Sadly all of this has become grist to the mill not only of the leadership election itself but also to the plotting about who will get what jobs afterwards. So, perhaps a simple guide to what Kim Darroch should have been doing:
Boris Johnson is under pressure over his role in Sir Kim Darroch’s resignation as British ambassador to Washington, with critics accusing the likely next prime minister of throwing the envoy “under the bus”. In a shock move which prompted the senior civil servant at the Foreign Office to call an all-staff meeting to reassure “shaken” diplomats, Darroch announced on Wednesday he could no longer continue in his role following a leak of official cables in which he criticised Donald Trump.
The Guardian understands that he concluded he could not go on after he watched Tuesday’s Conservative leadership TV debate, where Johnson repeatedly dodged questions about whether he would sack the ambassador if he became PM.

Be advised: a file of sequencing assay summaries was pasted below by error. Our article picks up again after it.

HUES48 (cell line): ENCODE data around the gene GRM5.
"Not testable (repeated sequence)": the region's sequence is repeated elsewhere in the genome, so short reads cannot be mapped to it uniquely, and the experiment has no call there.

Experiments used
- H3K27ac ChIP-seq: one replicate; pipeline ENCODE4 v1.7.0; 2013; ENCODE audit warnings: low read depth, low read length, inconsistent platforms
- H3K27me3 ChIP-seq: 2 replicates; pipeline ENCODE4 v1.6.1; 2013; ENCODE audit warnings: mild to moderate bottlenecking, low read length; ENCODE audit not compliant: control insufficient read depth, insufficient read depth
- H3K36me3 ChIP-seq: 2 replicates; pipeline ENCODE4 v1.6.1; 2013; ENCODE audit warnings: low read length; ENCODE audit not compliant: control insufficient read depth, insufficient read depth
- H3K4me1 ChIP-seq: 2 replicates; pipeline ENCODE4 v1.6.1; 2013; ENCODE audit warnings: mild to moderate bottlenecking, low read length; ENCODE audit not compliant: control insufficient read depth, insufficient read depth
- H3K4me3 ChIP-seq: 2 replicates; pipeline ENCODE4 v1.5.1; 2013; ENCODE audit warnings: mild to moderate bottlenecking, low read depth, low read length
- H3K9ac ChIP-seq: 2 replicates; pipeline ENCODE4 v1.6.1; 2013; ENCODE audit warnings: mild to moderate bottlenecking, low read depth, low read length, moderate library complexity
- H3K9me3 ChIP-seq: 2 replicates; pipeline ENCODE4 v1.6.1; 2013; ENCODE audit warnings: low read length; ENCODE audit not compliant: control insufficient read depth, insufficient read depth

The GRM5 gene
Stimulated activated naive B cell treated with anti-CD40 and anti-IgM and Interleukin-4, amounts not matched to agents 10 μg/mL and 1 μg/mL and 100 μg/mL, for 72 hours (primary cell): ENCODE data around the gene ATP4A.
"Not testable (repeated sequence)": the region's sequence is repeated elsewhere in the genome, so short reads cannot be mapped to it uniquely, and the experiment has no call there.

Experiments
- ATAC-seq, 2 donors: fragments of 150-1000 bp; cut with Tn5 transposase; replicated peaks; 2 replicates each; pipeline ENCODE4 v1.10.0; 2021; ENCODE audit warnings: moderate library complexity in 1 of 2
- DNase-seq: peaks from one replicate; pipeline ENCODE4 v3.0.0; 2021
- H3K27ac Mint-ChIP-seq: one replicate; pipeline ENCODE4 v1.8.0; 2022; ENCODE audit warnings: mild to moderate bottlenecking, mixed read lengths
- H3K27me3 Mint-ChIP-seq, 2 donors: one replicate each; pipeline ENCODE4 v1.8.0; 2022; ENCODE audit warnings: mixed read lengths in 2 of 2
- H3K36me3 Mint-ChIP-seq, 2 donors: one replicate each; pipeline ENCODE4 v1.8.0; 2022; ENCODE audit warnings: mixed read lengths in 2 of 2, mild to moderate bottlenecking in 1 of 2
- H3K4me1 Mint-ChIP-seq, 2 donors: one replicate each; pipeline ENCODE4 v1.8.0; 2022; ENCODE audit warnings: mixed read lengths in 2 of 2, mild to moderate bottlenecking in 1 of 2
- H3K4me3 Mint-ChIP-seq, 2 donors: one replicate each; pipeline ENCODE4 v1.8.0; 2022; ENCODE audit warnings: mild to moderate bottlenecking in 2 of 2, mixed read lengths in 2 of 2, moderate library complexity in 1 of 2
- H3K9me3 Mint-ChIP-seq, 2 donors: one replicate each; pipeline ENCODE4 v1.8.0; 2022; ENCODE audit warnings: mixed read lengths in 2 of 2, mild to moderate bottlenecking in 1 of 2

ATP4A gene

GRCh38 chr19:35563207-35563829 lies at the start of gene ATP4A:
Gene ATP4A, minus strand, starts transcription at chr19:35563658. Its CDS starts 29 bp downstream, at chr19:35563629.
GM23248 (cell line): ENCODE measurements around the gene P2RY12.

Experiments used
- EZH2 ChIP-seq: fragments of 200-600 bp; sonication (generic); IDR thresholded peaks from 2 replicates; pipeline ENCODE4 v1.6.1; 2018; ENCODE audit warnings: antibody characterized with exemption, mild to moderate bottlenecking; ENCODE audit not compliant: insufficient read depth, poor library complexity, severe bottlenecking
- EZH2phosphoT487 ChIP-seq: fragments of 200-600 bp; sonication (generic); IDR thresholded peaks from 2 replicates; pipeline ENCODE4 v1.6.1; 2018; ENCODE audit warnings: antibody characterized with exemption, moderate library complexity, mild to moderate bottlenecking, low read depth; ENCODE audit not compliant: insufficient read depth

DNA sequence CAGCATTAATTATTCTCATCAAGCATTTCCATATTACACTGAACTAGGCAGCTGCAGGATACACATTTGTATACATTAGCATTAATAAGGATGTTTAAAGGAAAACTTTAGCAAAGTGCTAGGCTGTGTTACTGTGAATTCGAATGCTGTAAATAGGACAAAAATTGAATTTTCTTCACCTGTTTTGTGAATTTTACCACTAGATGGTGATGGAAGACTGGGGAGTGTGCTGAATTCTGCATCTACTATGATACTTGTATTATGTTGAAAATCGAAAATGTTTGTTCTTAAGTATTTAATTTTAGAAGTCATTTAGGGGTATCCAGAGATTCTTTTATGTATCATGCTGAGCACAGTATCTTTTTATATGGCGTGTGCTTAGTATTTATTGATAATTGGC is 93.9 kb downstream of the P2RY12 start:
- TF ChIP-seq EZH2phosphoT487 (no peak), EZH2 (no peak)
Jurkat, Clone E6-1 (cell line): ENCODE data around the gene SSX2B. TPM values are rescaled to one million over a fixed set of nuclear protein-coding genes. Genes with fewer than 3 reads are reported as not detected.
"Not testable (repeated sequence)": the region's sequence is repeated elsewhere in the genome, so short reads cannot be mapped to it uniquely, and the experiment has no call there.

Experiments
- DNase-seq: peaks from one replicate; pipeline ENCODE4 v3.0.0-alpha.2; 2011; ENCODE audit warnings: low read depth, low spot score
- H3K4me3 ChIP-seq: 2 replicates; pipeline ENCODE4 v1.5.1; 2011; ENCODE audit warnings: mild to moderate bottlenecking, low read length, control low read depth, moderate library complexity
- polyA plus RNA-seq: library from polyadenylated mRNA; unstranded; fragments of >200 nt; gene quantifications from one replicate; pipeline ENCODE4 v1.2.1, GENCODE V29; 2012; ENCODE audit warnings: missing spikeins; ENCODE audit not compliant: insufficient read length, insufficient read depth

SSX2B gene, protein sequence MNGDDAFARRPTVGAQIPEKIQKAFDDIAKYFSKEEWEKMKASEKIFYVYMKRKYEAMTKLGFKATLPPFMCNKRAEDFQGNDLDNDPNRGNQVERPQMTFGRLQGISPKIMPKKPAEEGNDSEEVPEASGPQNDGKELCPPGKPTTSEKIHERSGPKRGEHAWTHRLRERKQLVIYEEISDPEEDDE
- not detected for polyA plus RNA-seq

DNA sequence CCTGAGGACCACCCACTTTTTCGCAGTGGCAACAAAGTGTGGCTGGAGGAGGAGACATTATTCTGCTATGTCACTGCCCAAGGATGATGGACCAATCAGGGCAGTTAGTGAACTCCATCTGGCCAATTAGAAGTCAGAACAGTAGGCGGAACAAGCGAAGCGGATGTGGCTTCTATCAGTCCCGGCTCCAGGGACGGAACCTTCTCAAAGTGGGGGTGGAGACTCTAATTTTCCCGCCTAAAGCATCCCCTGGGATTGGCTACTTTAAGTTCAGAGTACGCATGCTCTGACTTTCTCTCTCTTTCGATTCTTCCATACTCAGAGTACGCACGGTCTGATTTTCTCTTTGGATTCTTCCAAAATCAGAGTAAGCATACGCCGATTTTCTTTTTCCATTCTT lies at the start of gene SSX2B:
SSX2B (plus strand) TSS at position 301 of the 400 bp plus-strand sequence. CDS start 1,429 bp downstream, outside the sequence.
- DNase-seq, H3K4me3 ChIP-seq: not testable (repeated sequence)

The original issue. Darroch telling London what he thought of Trump and his court, in unrestrained tones, is what he’s there for as Ambassador in the first place. Given the cheapness of a phone call it’s not about telling the Americans what we think of them any more. It’s doing the thing that can only be done locally, finding out what the local peeps are doing, thinking, how they work.
If that conclusion is that they don’t think nor work – harsh but if that’s the opinion – then London wants to know about it. From someone London trusts and has sent there to find this out.
Darroch was doing the ambassador’s job, that’s all.
Which is fine. But when it all becomes public then that’s that. He can no longer continue to do that work. So, he’s got to go. For he’s supposed to – ahem – be diplomatic. Which means lying through your teeth about the table manners and intelligence of the locals to the locals while telling home that yes, they really do just piss in a pot at the side of the dining table. Just don’t get caught by the locals telling the truth.
And if you do get caught actually doing your job then you’ve got to go.